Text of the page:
Fifty or so Canadian geese flying over my head this morning means spring is surely on its way!
Field planning is taking place now and at a feverous pace. I've received land usage estimates from the Research folks and our breeder and it looks like we'll have a very busy year. No need to plan a big garden this year - I won't have time to take care of it and if I can't take care of it; I won't have it.
My garden is - well, it's not exactly what I had in mind. Our garden spot is in an old pasture; not used for fifteen years or so. One previous owner had sheep on it 25 years ago, then he plowed it and left it, as it wasn't suitable for much. He sold the farm to a developer from whom I bought the land from. My plan was to plow it down, add some organic matter and then seed it down to enrich the soil and break down the sod; It didn't turn out that way.
My neighbors' mother wanted a place to garden so I offered my spot. I fertilized it, I rototilled it and I left it to dry out. My well meaning, but unknowing neighbor borrowed a local dairy farmer's tiller to help dry the soil out not realizing the tiller had lots of weed seed from the corn fields it had been used in. You can see exactly where he tilled, as that's where the weeds were; a healthy dose of lambsquarters, pigweed and velvet leaf. He and his mother planted the garden; not quite like I would have done, but I wasn't there either. Rows were crooked (a serious pet peeve of mine) and weeds were everywhere; they didn't consider weeds to be pests. So I spent all my spare time weeding my neighbors garden to insure weeds didn't go to seed.
They planted the usual: green beans, beets and cucumbers. I asked them to plant me some radishes (my favorite veggie). They planted the radishes in hills; that's a new one to me. I went to get some beets for supper one night and all there were were tops. All in all not something I'd do again. The next couple of years I let them into the garden once I was done picking to glean what was left.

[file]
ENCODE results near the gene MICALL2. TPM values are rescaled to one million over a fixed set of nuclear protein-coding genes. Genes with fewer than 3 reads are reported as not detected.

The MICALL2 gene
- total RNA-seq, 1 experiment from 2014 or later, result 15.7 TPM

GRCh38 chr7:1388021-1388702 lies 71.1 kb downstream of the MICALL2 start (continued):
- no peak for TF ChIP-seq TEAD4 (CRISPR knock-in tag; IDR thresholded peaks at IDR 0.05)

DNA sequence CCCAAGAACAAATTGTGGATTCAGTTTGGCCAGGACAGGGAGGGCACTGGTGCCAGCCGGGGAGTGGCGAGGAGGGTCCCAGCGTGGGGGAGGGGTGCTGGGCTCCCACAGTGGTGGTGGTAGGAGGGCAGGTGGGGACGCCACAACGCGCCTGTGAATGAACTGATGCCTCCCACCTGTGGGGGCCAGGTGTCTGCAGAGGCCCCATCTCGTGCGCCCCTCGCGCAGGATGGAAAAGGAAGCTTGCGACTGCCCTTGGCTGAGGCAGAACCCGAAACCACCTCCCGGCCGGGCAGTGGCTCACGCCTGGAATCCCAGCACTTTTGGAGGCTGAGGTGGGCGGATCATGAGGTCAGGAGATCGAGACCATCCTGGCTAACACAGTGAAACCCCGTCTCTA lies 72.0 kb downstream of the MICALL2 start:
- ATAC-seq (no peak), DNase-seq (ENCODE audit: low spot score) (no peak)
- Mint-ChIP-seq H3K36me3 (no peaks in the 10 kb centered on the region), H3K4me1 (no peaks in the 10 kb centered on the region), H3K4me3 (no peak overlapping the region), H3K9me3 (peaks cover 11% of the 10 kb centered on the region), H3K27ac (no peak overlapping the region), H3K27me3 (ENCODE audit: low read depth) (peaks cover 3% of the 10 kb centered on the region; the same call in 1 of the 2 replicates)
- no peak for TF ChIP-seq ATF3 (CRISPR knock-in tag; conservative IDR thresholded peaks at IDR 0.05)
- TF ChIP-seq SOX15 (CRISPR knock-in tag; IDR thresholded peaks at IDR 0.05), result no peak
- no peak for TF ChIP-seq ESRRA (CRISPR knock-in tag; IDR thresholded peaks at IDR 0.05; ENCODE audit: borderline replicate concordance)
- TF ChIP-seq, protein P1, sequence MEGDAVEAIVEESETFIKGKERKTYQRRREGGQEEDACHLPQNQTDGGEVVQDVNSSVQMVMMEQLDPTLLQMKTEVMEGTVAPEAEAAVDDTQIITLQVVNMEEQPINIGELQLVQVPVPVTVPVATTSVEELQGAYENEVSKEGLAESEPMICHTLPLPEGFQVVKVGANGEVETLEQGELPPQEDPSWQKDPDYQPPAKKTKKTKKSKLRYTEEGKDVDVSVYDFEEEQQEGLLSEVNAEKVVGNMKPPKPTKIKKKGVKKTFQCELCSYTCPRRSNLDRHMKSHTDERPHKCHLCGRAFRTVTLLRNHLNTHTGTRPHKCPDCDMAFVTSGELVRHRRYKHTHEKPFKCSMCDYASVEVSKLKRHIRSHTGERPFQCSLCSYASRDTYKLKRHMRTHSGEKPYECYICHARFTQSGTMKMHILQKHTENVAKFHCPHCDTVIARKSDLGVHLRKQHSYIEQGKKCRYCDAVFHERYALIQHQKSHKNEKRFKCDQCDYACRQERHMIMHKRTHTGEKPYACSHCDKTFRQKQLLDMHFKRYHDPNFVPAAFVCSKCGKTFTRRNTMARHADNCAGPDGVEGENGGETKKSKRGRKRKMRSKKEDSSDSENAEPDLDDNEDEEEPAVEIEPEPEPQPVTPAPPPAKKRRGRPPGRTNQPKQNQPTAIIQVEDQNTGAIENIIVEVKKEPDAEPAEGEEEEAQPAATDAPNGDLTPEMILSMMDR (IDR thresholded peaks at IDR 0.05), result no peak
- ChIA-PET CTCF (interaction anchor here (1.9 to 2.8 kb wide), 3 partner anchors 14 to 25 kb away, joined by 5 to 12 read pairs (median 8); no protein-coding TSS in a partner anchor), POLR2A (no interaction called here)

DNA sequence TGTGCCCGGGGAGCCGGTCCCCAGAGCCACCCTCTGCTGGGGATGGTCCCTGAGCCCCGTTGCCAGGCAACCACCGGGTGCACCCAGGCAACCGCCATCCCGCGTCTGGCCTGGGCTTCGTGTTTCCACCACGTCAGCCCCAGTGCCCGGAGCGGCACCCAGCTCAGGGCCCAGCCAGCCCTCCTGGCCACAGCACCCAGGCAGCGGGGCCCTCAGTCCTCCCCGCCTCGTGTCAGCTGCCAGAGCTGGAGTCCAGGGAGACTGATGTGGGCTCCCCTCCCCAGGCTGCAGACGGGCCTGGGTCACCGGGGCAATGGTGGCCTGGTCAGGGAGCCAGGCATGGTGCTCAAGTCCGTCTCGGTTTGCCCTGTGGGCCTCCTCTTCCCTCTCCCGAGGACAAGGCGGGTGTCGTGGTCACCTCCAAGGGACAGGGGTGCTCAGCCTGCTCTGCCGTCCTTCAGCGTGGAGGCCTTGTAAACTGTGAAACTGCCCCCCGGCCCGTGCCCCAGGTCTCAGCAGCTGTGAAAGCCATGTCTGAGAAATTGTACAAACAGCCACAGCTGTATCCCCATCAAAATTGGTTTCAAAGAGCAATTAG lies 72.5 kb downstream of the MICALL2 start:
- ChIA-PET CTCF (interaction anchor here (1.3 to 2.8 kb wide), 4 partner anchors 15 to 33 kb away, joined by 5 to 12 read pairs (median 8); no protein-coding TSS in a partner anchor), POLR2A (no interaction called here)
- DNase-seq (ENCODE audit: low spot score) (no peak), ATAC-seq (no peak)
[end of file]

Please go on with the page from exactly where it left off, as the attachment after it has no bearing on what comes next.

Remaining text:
This year, after I take a soil sample and put the cleanings from the henhouses on it, I will till it under and plant a cover for the season, on most of it anyways. There are a few things I'm going to plant: glads for bouquets in the summer, green beans for the freezer and some cukes and zukes - only because they take up so much room. One bed is going to get blueberries and perhaps some grapes, and a new asparagus bed. I've got six blueberry bushes I want to move to a more permanent home than the lawn.
On the rest of the garden - hmmm - which cover crop shall I use? Let's see: I want something that will add organic matter and nitrogen, something that I can seed without a drill, something that is easily managed as I don't have the vast array of equipment the Johnny's has, and something that doesn't overwinter . What comes to mind right off quick is a combination of sudan grass (for OM) and an annual clover like crimson. The Crimson will grow in the understory of the Sudan grass, the Sudan grass can be mowed once it reaches 4-5 feet tall and will regrow some. Cover crop mixes are nice, but if you have a small plot like I do then planting two or more crops at the same time works well too. This combination of crops will be turned under next spring once I decide on 2011's plans.
Until next week, Brian.